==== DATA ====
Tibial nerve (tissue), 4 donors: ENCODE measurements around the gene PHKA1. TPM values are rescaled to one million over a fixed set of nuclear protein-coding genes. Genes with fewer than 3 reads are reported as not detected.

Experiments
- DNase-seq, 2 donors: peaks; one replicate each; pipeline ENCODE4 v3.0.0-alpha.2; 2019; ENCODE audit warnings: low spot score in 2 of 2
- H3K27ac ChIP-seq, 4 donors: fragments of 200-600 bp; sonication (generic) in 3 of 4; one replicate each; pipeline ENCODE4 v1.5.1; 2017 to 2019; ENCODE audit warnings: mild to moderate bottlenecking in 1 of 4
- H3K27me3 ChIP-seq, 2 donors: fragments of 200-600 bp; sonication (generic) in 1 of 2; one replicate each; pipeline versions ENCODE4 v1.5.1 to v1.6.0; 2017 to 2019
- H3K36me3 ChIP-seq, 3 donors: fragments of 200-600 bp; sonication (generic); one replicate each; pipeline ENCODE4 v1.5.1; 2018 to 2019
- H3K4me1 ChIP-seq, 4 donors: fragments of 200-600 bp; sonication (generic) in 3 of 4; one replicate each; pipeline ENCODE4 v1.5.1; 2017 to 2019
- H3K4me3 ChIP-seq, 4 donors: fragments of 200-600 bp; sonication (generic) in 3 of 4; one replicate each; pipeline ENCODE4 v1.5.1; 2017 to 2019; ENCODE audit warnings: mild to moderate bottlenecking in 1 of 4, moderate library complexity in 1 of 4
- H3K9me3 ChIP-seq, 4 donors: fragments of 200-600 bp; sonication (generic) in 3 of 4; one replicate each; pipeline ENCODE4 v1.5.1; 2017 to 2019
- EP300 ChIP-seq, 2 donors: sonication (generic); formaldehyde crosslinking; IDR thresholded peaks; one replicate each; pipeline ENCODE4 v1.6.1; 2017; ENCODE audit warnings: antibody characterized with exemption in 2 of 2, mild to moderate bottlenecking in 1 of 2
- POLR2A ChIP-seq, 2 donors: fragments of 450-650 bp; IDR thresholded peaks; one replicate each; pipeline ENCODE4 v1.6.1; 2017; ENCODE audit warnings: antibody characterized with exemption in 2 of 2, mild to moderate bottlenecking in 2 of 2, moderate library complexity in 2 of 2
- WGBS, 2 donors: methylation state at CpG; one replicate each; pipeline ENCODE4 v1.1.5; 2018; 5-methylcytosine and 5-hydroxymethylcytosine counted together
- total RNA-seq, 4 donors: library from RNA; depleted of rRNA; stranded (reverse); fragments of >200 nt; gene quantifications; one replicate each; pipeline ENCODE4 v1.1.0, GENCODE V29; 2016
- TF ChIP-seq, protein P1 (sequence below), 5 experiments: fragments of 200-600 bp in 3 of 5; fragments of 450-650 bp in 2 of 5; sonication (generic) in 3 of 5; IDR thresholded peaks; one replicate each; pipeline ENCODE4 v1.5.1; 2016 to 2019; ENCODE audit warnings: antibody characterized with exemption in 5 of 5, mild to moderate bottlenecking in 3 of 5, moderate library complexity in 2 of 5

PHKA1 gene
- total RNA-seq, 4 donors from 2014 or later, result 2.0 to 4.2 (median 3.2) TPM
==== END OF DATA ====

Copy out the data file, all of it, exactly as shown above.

Tibial nerve (tissue), 4 donors: ENCODE measurements around the gene PHKA1. TPM values are rescaled to one million over a fixed set of nuclear protein-coding genes. Genes with fewer than 3 reads are reported as not detected.

Experiments
- DNase-seq, 2 donors: peaks; one replicate each; pipeline ENCODE4 v3.0.0-alpha.2; 2019; ENCODE audit warnings: low spot score in 2 of 2
- H3K27ac ChIP-seq, 4 donors: fragments of 200-600 bp; sonication (generic) in 3 of 4; one replicate each; pipeline ENCODE4 v1.5.1; 2017 to 2019; ENCODE audit warnings: mild to moderate bottlenecking in 1 of 4
- H3K27me3 ChIP-seq, 2 donors: fragments of 200-600 bp; sonication (generic) in 1 of 2; one replicate each; pipeline versions ENCODE4 v1.5.1 to v1.6.0; 2017 to 2019
- H3K36me3 ChIP-seq, 3 donors: fragments of 200-600 bp; sonication (generic); one replicate each; pipeline ENCODE4 v1.5.1; 2018 to 2019
- H3K4me1 ChIP-seq, 4 donors: fragments of 200-600 bp; sonication (generic) in 3 of 4; one replicate each; pipeline ENCODE4 v1.5.1; 2017 to 2019
- H3K4me3 ChIP-seq, 4 donors: fragments of 200-600 bp; sonication (generic) in 3 of 4; one replicate each; pipeline ENCODE4 v1.5.1; 2017 to 2019; ENCODE audit warnings: mild to moderate bottlenecking in 1 of 4, moderate library complexity in 1 of 4
- H3K9me3 ChIP-seq, 4 donors: fragments of 200-600 bp; sonication (generic) in 3 of 4; one replicate each; pipeline ENCODE4 v1.5.1; 2017 to 2019
- EP300 ChIP-seq, 2 donors: sonication (generic); formaldehyde crosslinking; IDR thresholded peaks; one replicate each; pipeline ENCODE4 v1.6.1; 2017; ENCODE audit warnings: antibody characterized with exemption in 2 of 2, mild to moderate bottlenecking in 1 of 2
- POLR2A ChIP-seq, 2 donors: fragments of 450-650 bp; IDR thresholded peaks; one replicate each; pipeline ENCODE4 v1.6.1; 2017; ENCODE audit warnings: antibody characterized with exemption in 2 of 2, mild to moderate bottlenecking in 2 of 2, moderate library complexity in 2 of 2
- WGBS, 2 donors: methylation state at CpG; one replicate each; pipeline ENCODE4 v1.1.5; 2018; 5-methylcytosine and 5-hydroxymethylcytosine counted together
- total RNA-seq, 4 donors: library from RNA; depleted of rRNA; stranded (reverse); fragments of >200 nt; gene quantifications; one replicate each; pipeline ENCODE4 v1.1.0, GENCODE V29; 2016
- TF ChIP-seq, protein P1 (sequence below), 5 experiments: fragments of 200-600 bp in 3 of 5; fragments of 450-650 bp in 2 of 5; sonication (generic) in 3 of 5; IDR thresholded peaks; one replicate each; pipeline ENCODE4 v1.5.1; 2016 to 2019; ENCODE audit warnings: antibody characterized with exemption in 5 of 5, mild to moderate bottlenecking in 3 of 5, moderate library complexity in 2 of 5

PHKA1 gene
- total RNA-seq, 4 donors from 2014 or later, result 2.0 to 4.2 (median 3.2) TPM